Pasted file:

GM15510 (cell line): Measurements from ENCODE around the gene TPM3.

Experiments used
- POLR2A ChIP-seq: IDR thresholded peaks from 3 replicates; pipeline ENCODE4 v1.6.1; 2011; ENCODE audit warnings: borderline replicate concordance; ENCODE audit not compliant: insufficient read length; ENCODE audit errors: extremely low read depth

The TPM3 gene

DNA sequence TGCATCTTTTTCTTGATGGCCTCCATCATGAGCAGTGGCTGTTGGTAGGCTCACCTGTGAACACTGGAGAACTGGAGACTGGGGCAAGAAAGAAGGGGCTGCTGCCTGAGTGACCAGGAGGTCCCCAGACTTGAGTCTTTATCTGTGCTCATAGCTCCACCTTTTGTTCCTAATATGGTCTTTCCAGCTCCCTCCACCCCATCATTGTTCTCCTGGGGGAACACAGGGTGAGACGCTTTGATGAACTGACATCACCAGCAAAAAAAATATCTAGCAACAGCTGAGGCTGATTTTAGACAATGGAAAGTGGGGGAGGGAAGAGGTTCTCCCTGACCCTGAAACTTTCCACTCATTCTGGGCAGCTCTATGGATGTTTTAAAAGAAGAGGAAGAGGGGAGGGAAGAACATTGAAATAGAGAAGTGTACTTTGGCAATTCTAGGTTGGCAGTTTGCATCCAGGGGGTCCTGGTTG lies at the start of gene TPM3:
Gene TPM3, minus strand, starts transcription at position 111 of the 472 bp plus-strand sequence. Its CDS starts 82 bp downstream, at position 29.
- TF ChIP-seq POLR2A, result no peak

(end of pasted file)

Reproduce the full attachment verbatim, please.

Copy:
GM15510 (cell line): Measurements from ENCODE around the gene TPM3.

Experiments used
- POLR2A ChIP-seq: IDR thresholded peaks from 3 replicates; pipeline ENCODE4 v1.6.1; 2011; ENCODE audit warnings: borderline replicate concordance; ENCODE audit not compliant: insufficient read length; ENCODE audit errors: extremely low read depth

The TPM3 gene

DNA sequence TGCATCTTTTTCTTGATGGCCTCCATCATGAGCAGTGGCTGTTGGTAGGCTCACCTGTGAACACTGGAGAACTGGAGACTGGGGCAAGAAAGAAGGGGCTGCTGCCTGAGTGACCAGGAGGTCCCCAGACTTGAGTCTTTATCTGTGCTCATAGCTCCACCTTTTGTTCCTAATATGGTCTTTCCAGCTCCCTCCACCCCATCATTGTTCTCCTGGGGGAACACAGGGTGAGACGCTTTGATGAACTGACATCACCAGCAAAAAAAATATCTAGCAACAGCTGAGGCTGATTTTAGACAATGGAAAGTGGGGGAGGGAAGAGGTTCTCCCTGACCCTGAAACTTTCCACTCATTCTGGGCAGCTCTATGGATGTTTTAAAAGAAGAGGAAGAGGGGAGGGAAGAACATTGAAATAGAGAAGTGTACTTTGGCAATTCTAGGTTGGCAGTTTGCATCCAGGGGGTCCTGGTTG lies at the start of gene TPM3:
Gene TPM3, minus strand, starts transcription at position 111 of the 472 bp plus-strand sequence. Its CDS starts 82 bp downstream, at position 29.
- TF ChIP-seq POLR2A, result no peak